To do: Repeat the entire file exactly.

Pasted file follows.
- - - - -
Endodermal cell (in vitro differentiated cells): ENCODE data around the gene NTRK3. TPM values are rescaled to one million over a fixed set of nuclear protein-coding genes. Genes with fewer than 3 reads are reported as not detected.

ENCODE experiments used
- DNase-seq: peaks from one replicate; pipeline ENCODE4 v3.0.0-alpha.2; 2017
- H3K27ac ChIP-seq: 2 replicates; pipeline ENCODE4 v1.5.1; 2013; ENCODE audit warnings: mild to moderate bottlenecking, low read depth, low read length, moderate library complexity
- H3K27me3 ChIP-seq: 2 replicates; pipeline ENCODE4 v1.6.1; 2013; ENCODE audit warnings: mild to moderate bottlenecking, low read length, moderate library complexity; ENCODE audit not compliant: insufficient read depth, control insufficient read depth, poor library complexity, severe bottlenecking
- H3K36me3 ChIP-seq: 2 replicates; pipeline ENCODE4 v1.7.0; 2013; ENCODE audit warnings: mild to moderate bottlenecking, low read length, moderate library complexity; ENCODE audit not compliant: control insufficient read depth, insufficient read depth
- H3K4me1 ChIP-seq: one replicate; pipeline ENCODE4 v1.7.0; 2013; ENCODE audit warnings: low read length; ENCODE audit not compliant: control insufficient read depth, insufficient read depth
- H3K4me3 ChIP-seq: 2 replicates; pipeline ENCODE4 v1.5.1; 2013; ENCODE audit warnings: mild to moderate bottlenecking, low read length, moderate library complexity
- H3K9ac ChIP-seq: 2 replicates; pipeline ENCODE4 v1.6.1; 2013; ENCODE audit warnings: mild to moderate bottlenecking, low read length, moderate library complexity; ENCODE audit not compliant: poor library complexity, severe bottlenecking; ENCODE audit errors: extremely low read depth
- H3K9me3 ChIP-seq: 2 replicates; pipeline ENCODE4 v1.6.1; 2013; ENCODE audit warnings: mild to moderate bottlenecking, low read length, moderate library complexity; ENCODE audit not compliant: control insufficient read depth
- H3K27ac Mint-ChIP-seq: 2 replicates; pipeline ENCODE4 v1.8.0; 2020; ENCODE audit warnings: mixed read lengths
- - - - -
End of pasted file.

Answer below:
Endodermal cell (in vitro differentiated cells): ENCODE data around the gene NTRK3. TPM values are rescaled to one million over a fixed set of nuclear protein-coding genes. Genes with fewer than 3 reads are reported as not detected.

ENCODE experiments used
- DNase-seq: peaks from one replicate; pipeline ENCODE4 v3.0.0-alpha.2; 2017
- H3K27ac ChIP-seq: 2 replicates; pipeline ENCODE4 v1.5.1; 2013; ENCODE audit warnings: mild to moderate bottlenecking, low read depth, low read length, moderate library complexity
- H3K27me3 ChIP-seq: 2 replicates; pipeline ENCODE4 v1.6.1; 2013; ENCODE audit warnings: mild to moderate bottlenecking, low read length, moderate library complexity; ENCODE audit not compliant: insufficient read depth, control insufficient read depth, poor library complexity, severe bottlenecking
- H3K36me3 ChIP-seq: 2 replicates; pipeline ENCODE4 v1.7.0; 2013; ENCODE audit warnings: mild to moderate bottlenecking, low read length, moderate library complexity; ENCODE audit not compliant: control insufficient read depth, insufficient read depth
- H3K4me1 ChIP-seq: one replicate; pipeline ENCODE4 v1.7.0; 2013; ENCODE audit warnings: low read length; ENCODE audit not compliant: control insufficient read depth, insufficient read depth
- H3K4me3 ChIP-seq: 2 replicates; pipeline ENCODE4 v1.5.1; 2013; ENCODE audit warnings: mild to moderate bottlenecking, low read length, moderate library complexity
- H3K9ac ChIP-seq: 2 replicates; pipeline ENCODE4 v1.6.1; 2013; ENCODE audit warnings: mild to moderate bottlenecking, low read length, moderate library complexity; ENCODE audit not compliant: poor library complexity, severe bottlenecking; ENCODE audit errors: extremely low read depth
- H3K9me3 ChIP-seq: 2 replicates; pipeline ENCODE4 v1.6.1; 2013; ENCODE audit warnings: mild to moderate bottlenecking, low read length, moderate library complexity; ENCODE audit not compliant: control insufficient read depth
- H3K27ac Mint-ChIP-seq: 2 replicates; pipeline ENCODE4 v1.8.0; 2020; ENCODE audit warnings: mixed read lengths